then these things could have been accomplished.”
I have been grading student’s rewrites of an assignment called Adding to the Conversation. Each student selected an issue of concern, identified a target audience (with the power to actually DO something), and attempted to persuade this audience of a certain strategy. While all of the students are passionate about their topics, few have done the necessary research to present themselves as credible experts. Their ethos is weak. 🙁 Most of them rely on pathos, or on logic (logos) that assumes the main points of their argument are obvious and undebatable.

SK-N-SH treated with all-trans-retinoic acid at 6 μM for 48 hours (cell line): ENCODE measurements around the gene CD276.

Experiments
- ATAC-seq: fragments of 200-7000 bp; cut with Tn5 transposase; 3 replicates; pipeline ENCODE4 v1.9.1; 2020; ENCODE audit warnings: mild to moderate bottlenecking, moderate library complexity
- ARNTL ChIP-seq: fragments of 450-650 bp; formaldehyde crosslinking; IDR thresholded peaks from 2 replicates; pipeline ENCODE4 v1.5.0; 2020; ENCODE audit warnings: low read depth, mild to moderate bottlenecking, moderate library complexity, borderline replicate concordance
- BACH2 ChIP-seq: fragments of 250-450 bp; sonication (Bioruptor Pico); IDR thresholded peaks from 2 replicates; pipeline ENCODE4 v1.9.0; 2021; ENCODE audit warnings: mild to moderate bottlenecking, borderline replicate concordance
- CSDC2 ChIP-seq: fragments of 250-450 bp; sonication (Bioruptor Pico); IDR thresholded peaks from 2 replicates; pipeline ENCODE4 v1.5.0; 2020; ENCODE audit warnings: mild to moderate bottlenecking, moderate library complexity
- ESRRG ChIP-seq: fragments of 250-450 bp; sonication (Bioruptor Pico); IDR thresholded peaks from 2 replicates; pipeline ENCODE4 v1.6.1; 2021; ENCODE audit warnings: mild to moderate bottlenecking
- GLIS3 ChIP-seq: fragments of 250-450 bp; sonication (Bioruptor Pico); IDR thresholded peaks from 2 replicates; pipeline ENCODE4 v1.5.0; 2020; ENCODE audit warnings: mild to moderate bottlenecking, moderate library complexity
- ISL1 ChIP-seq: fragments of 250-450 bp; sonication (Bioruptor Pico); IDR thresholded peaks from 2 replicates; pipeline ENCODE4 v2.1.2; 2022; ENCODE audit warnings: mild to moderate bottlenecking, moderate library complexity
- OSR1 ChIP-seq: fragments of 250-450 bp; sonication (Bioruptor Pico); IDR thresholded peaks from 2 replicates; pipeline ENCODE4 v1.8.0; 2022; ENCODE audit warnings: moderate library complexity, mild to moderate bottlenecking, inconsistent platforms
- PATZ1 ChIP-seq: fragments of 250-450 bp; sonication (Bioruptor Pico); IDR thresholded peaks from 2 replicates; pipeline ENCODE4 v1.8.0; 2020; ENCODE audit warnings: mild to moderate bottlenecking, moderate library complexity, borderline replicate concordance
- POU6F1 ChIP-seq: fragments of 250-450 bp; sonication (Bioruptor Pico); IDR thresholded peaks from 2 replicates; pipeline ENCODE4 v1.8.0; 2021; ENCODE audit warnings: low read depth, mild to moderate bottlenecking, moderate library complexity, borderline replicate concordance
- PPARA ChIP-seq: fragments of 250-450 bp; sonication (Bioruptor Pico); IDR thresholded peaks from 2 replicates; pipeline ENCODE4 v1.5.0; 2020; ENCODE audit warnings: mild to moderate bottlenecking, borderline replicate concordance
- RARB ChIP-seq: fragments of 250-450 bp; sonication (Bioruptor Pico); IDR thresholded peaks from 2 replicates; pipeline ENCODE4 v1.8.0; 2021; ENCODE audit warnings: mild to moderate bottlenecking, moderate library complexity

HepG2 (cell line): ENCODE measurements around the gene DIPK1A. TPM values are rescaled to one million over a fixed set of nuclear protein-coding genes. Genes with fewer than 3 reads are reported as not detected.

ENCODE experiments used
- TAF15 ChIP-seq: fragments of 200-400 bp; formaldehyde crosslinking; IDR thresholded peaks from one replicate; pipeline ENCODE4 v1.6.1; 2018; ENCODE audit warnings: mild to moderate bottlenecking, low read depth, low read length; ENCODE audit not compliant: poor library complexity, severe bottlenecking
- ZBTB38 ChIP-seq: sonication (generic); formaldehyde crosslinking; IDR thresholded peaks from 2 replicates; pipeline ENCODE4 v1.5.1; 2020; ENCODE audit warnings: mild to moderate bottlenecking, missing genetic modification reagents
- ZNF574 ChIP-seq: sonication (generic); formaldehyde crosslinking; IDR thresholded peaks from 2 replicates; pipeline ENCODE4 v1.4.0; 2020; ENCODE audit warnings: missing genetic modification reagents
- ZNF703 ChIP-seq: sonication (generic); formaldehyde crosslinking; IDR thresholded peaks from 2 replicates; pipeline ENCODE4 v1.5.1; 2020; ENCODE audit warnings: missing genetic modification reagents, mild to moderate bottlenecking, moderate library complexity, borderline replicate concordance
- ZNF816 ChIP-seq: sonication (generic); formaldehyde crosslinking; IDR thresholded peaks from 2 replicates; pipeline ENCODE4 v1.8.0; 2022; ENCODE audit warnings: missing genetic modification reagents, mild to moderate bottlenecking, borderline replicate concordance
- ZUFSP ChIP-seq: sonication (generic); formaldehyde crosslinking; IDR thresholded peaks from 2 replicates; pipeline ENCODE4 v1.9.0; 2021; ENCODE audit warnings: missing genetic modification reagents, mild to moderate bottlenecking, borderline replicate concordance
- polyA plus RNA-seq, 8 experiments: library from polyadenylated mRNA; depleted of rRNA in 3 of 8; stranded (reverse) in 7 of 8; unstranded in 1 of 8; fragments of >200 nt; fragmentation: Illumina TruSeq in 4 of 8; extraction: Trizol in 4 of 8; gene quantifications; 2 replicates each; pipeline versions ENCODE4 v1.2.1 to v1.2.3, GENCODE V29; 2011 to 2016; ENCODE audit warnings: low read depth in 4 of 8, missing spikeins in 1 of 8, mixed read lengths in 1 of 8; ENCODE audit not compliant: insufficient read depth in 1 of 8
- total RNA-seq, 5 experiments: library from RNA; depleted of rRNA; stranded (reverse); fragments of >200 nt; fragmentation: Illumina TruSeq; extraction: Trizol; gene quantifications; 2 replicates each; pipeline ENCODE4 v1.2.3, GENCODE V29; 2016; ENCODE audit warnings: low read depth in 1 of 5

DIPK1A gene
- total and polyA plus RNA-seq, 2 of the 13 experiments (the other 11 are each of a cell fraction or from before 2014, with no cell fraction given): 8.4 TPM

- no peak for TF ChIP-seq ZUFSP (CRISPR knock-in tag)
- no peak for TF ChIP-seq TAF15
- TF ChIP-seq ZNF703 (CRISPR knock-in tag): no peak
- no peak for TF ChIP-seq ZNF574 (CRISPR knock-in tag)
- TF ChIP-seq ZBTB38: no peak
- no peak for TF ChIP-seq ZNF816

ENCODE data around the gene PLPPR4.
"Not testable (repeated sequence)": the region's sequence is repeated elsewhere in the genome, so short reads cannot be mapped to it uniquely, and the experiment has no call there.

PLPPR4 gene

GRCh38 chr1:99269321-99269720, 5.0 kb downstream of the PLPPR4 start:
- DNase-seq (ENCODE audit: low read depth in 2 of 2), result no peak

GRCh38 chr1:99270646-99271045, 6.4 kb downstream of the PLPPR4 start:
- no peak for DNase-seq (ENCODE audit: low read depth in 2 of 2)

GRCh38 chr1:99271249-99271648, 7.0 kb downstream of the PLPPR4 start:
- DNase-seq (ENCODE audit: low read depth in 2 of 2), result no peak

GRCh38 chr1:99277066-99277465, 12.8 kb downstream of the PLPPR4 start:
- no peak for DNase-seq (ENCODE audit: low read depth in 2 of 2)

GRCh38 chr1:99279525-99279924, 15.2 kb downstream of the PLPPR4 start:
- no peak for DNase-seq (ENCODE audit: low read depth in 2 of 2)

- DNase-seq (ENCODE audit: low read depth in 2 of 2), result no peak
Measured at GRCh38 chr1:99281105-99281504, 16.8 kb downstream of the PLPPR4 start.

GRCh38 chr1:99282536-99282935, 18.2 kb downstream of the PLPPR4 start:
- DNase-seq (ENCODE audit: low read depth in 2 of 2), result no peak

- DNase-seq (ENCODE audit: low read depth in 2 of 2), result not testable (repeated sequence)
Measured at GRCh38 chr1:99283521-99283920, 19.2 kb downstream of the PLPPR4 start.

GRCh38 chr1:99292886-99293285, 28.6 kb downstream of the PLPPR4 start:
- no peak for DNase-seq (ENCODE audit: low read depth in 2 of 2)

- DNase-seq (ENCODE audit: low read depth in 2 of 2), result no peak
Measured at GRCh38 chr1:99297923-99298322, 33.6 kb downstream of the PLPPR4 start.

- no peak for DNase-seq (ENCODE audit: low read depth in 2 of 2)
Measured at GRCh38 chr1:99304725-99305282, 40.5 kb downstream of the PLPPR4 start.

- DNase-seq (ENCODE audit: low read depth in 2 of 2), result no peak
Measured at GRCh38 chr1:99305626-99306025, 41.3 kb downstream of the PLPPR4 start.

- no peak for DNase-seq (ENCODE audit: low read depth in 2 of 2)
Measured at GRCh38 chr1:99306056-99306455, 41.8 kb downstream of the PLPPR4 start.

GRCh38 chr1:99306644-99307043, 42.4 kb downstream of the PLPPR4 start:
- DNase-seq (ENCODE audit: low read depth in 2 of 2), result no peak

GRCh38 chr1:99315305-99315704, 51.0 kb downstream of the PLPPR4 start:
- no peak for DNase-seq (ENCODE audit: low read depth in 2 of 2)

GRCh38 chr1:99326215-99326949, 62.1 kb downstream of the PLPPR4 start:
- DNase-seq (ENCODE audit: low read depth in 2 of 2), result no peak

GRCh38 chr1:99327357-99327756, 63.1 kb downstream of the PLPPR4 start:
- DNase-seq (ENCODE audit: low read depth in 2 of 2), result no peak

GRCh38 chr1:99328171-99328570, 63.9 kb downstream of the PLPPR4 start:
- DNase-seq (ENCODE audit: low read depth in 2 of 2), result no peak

I resemble this. :-/ Critical thinking means learning to recognize and question one’s own assumptions in addition to doubting the assumptions of those who disagree or have a different understanding.
What is neat about the second and third drafts of these students’ essays is the way their ideas come more clearly into view. Even if the writing isn’t yet at a level where it might sway someone with an open mind, you can see the sharp awareness and insight these young adults have about the world in which we live. I wish I could have them for another semester! (As if they are a kind of property. (She sighs.)